Director: Bong Joon-ho
Stars: Song Kang-ho, Lee Sun-kyun, Cho Yeo-jeong, Choi Woo-shik, Park So-dam
Studio: CJ Entertainment

No film has taken us through more surprises and more suffering this year than Parasite. Writer and director Bong Joon Ho’s unforgiving look at class inequality is one of the most thrilling and haunting stories this year. Seemingly a film about one family’s manipulation of another, Parasite is an unflinching microcosm of capitalism’s ability to pit the multiples tiers of the working class against each other, driving them to commit acts of cruelty for the unselfish sake of survival while the wealthy elite rest on, and benefit from, their endless struggles.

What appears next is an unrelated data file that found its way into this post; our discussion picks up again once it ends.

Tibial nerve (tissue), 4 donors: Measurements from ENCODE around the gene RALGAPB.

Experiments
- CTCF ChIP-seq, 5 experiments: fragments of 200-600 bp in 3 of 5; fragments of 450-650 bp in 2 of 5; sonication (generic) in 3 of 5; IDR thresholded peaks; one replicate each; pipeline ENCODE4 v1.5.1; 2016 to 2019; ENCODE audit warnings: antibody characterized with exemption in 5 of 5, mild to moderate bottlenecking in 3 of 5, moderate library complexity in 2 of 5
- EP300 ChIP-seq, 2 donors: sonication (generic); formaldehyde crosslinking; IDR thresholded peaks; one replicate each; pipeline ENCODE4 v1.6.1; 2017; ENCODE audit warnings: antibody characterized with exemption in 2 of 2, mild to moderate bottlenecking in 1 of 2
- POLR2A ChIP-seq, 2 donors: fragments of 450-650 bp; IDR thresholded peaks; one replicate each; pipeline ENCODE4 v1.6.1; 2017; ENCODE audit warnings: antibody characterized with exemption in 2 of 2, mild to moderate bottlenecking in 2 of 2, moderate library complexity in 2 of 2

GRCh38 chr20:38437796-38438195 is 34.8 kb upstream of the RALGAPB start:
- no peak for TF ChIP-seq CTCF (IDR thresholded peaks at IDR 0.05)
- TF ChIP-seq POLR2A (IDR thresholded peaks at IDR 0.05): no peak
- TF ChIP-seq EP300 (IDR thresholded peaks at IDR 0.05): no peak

We watch the Kim family’s stealthy infiltration into the Park family’s household with voyeuristic delight and quasi admiration—they’re finally crawling out of the grip of poverty through sheer wit and determination. We root for them to escape their basement apartment and their claustrophobic neighborhood with the hopes that they will reach the laurels of the middle class. But, of course, the moment that we feel that those dreams are palpable, the film takes a sharp turn into a surreal nightmare, spiraling into a struggle between families almost literally pushing each other down in the quest to move up. The desire to reach the top of the socioeconomic pyramid inextricably thrives on the existence of an overwhelming lower tier. Parasite a masochistic societal portrait fueled by a rage and desperation that can only lead to a devastating ending, but one that’s rooted in brutal reality. —Andie Park